In a nutshell: Virtual experiment lets you stimulate visual neurons in different ways and record and listen to how they respond.

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Hands-on experiments — ones where students get to touch, feel and listen — can make neuroscience make sense. The theoretical, tangible.

But they are getting increasingly difficult to run. Technical advances mean that huge amounts of data, collected from multiple recordings, are becoming the norm. The average student prac cannot cater for this. And neither ethics committees or students want to use animals in their experiments unless it’s strictly necessary.

Enter Visual Neuroscience Experiments, a virtual monkey (or human) brain cell ready for probing, and backed by a computer model that generates large datasets for analysis. It was designed and developed by Maria del Mar Quiroga and Nicholas Price of the ARC Centre for Integrative Brain Function and the Department of Physiology at Monash University in Melbourne.

Visual Neuroscience Experiments allows students to “record” the electrical activity in cells that respond to motion, found in a part of the brain called MT or V5. The cells respond differently depending on the direction of the motion in the visual field — some have their biggest response to a movement at 15 degrees from vertical, some at 37.5 degrees from horizontal, and so on. Without these cells your tennis game would be shot.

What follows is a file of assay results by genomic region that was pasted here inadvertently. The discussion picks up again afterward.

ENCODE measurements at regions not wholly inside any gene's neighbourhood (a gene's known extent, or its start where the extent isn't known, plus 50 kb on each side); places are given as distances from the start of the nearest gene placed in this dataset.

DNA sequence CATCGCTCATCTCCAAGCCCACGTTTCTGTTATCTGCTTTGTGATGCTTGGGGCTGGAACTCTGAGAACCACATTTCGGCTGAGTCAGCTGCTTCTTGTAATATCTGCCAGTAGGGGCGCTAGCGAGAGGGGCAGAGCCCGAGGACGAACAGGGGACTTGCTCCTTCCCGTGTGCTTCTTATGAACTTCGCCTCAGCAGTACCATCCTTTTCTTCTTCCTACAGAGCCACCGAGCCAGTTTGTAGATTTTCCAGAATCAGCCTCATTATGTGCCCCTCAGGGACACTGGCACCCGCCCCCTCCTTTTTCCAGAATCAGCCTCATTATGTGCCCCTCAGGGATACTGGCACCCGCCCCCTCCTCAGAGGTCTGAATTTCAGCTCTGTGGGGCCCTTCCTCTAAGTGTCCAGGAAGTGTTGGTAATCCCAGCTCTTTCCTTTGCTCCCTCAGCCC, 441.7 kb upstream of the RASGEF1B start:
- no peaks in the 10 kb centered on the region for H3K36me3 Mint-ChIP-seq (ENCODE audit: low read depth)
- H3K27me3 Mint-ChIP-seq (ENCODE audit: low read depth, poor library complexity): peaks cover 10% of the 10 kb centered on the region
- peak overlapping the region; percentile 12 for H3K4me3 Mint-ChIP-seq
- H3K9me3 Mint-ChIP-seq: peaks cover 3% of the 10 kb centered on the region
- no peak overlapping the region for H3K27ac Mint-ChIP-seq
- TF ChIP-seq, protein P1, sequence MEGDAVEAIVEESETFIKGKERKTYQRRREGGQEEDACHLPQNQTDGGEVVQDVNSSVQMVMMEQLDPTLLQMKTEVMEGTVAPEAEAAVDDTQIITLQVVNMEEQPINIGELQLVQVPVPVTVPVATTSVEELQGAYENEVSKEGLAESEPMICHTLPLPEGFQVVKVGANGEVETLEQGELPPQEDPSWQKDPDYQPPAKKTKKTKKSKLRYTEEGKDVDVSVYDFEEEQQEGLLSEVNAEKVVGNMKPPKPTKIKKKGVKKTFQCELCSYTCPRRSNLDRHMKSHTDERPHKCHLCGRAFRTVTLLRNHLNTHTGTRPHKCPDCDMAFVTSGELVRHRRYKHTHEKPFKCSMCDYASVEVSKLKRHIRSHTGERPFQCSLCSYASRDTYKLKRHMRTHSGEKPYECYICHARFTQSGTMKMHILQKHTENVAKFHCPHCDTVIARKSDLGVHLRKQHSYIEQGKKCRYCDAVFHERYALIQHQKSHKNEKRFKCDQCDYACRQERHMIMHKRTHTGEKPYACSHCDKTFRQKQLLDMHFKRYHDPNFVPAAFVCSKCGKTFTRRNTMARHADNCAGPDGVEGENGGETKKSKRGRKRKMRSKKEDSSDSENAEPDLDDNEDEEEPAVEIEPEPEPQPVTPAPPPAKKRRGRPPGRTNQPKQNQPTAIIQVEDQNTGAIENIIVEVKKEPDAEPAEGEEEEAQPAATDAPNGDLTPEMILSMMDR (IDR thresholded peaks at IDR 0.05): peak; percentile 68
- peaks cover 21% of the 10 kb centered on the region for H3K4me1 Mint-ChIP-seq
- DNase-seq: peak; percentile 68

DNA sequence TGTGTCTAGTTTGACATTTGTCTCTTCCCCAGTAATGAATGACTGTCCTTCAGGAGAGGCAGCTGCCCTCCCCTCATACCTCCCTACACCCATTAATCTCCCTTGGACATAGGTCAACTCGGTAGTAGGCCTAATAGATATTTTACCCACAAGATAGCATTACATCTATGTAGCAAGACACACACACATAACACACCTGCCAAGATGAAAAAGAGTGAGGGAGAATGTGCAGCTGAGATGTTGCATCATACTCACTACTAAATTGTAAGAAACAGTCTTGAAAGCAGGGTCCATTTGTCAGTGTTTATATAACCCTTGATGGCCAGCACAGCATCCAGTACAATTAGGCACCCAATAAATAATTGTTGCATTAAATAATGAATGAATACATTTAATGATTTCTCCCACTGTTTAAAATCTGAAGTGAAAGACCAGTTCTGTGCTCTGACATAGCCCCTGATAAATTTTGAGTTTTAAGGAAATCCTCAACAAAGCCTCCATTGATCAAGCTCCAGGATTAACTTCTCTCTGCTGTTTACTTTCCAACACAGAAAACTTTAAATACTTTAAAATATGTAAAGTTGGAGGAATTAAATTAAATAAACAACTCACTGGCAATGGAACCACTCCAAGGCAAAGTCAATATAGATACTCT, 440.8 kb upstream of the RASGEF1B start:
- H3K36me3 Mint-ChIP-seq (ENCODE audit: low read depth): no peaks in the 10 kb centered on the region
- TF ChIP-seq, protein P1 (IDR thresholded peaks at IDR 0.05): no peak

Visual Neuroscience Experiments can be used as a demonstration, or more advanced students can run experiments to work out a particular cell’s preferred direction of movement, or to get a handle on noise — how cells vary their responses to identical signals.

“The coolest part is that you see the response, the electrical spikes, and you hear them too, just as you would in an actual experiment. Pop. Pop. Pop..,” says Quiroga.


The two researchers released their simulation under a Creative Commons Attribution Non Commercial 4.0 International license, meaning that it can be used at no cost and modified by anyone for non-commercial purposes with attribution.

Quiroga, with other colleagues at Monash University, has developed a suite of virtual experiments, including several more neuroscience simulations, such as a virtual brain cell that responds to the location of a sound stimulus.

Next steps:
The code underlying this simulation is being adapted to other types of sensory brain cells.

Quiroga, M., & Price, N.S. (2016) Simulated in vivo Electrophysiology Experiments Provide Previously Inaccessible Insights into Visual Physiology. Journal of Undergraduate Neuroscience Education, 15(1), A11

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